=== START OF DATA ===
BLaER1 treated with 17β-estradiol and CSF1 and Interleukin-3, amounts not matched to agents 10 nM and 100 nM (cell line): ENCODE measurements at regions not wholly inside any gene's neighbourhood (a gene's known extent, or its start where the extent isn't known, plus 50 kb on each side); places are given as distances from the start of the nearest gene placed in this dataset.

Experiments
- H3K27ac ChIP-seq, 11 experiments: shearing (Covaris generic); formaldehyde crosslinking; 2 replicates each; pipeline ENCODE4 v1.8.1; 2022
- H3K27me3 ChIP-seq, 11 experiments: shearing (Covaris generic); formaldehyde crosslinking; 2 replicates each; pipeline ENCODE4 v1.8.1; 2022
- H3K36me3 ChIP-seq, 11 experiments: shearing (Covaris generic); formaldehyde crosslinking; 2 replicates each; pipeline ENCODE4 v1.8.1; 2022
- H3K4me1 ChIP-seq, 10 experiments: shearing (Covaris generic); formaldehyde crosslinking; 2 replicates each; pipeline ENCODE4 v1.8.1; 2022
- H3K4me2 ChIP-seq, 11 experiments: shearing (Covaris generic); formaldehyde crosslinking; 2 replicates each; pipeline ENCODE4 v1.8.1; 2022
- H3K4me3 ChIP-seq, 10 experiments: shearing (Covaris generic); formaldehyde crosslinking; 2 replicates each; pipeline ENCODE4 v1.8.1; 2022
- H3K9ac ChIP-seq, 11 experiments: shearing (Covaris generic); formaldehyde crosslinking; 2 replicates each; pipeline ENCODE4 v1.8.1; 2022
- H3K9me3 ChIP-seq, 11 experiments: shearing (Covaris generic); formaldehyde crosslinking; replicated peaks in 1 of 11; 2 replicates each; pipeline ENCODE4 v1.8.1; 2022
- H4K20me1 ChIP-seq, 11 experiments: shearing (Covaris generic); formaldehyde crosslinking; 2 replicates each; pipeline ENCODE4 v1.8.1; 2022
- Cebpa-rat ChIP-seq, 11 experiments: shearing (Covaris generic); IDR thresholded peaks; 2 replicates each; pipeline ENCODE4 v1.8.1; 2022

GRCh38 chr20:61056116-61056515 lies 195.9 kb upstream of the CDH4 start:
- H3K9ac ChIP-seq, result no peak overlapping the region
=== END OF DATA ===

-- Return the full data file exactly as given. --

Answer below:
BLaER1 treated with 17β-estradiol and CSF1 and Interleukin-3, amounts not matched to agents 10 nM and 100 nM (cell line): ENCODE measurements at regions not wholly inside any gene's neighbourhood (a gene's known extent, or its start where the extent isn't known, plus 50 kb on each side); places are given as distances from the start of the nearest gene placed in this dataset.

Experiments
- H3K27ac ChIP-seq, 11 experiments: shearing (Covaris generic); formaldehyde crosslinking; 2 replicates each; pipeline ENCODE4 v1.8.1; 2022
- H3K27me3 ChIP-seq, 11 experiments: shearing (Covaris generic); formaldehyde crosslinking; 2 replicates each; pipeline ENCODE4 v1.8.1; 2022
- H3K36me3 ChIP-seq, 11 experiments: shearing (Covaris generic); formaldehyde crosslinking; 2 replicates each; pipeline ENCODE4 v1.8.1; 2022
- H3K4me1 ChIP-seq, 10 experiments: shearing (Covaris generic); formaldehyde crosslinking; 2 replicates each; pipeline ENCODE4 v1.8.1; 2022
- H3K4me2 ChIP-seq, 11 experiments: shearing (Covaris generic); formaldehyde crosslinking; 2 replicates each; pipeline ENCODE4 v1.8.1; 2022
- H3K4me3 ChIP-seq, 10 experiments: shearing (Covaris generic); formaldehyde crosslinking; 2 replicates each; pipeline ENCODE4 v1.8.1; 2022
- H3K9ac ChIP-seq, 11 experiments: shearing (Covaris generic); formaldehyde crosslinking; 2 replicates each; pipeline ENCODE4 v1.8.1; 2022
- H3K9me3 ChIP-seq, 11 experiments: shearing (Covaris generic); formaldehyde crosslinking; replicated peaks in 1 of 11; 2 replicates each; pipeline ENCODE4 v1.8.1; 2022
- H4K20me1 ChIP-seq, 11 experiments: shearing (Covaris generic); formaldehyde crosslinking; 2 replicates each; pipeline ENCODE4 v1.8.1; 2022
- Cebpa-rat ChIP-seq, 11 experiments: shearing (Covaris generic); IDR thresholded peaks; 2 replicates each; pipeline ENCODE4 v1.8.1; 2022

GRCh38 chr20:61056116-61056515 lies 195.9 kb upstream of the CDH4 start:
- H3K9ac ChIP-seq, result no peak overlapping the region